Tuesday, January 31, 2012


I have been reminded today that grief is no respecter of persons.  Grief comes to the rich and the poor, the educated and ignorant, the powerful and the weak, the believer and the atheist, the proud and the humble.  Grief even comes to those who are already grieving, which seems so unfair.  After Jonah died I had a moment where I thought, well at least this is it, this is my trial.  But I know that I am young, and that I love too many people not to grieve again.  If only I could trust in the immunizing power of a singular heartache.  Unfortunately none of us is immune and we each will have to find our way through extremely difficult days.

This morning my friend Anna-Lee shared this blog about her dear cousin, Lisa King, who lost a son 4 months ago, and last week lost her husband suddenly and unexpectedly.  Today I have tried to imagine the feelings of this young mother and her three living boys.  It must seem so unfair, even tragic.  But after reading her blog I am sure that tragedy is not the right word.  It is obvious to me that this family knows what love is and that they have loved  and will continue to love each other deeply.  It is inspiring.

I have thought about tragedy a lot.  When I wrote Jonah's obituary I initially wrote "On September 29, 2011, a beautiful and tragic September morning, Jonah returned to the loving arms of his Heavenly Father."  This phrasing did not sit well with me.  I wrestled over each word, and I could not leave it this way.  Something inside me said this is not a tragedyJonah's short life was full, even brimming, with love.  Jordan and I love him and each other deeply.  Our home life was simple, peaceful, and joyful.  Jonah's death was sorrowful.  The pain of our separation was intense, but I could not bring myself to say that his death was "tragic."   

Neal Maxwell wrote,
“The great challenge is to refuse to let the bad things that happen to us do bad things to us. That is the crucial difference between adversity and tragedy.”

In my life I have found that it is tragic to withhold compassion and love.  It is tragic to purposefully deceive those who trust you.  It is tragic to choose momentary pleasures over lasting joys, and it is tragic to become a victim of life.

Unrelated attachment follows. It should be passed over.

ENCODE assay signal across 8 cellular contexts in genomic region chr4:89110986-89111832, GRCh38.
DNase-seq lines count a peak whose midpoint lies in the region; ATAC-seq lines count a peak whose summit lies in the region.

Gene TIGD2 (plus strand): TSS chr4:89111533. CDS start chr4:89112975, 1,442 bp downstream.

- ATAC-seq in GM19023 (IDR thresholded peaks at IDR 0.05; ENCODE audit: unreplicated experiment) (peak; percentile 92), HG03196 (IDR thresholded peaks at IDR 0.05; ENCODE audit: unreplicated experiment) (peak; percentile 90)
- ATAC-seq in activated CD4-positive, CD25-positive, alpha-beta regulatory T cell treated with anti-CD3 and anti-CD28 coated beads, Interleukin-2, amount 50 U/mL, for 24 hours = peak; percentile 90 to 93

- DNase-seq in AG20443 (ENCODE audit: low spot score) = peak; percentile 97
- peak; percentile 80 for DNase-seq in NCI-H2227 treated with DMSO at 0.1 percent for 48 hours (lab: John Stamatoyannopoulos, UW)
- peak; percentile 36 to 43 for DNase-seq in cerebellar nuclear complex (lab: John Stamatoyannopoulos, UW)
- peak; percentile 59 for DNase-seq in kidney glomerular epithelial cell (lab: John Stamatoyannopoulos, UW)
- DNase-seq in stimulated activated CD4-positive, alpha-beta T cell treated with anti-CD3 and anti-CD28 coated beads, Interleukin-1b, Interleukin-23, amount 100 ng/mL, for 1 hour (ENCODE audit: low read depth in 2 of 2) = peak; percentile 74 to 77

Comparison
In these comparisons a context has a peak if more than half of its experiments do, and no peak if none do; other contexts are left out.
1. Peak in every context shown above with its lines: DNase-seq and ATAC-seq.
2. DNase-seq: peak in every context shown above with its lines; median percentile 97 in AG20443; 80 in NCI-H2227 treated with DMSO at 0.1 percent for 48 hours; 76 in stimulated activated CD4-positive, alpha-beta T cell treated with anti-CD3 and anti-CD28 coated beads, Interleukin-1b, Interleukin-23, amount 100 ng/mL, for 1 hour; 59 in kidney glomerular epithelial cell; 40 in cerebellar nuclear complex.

I do not want my life to be a tragedy, so I choose to love daily.  I choose to get out of bed, and to be kind to my husband.  I choose to reach out when I can, and accept help when it comes.  I choose to keep trying.  I choose to live with hope, with optimism, and with faith. 

I have no doubt that the King family will withstand the incredible adversity that has befallen them, and that they will transform their heartache into even greater love.  Our lives are not perfect, our circumstances vary, but our choice remains the same.  I believe we can choose to experience grief and disappointment with our hearts and souls not only intact, but magnified.  I am inspired by the hope of this mother, and by her faith, and I pray that God will bless her with the strength she needs to overcome. 

Everything can be taken from a man or a woman but one thing: the last of human freedoms to choose one's attitude in any given set of circumstances, to choose one's own way. Victor Frankl


  1. Oh, Julie...you are such a great person. I really admire you! Thanks for the great insight.

  2. Thank you for writing this blog and bringing us together. I, too, have realized that so many people are struggling through sorrow in the quiet places of their hearts. That's why we end up here all together. I can't say my trial is anything like yours, but I do know that we choose how we react to trials. Your words inspire me, and so do those of the Kings.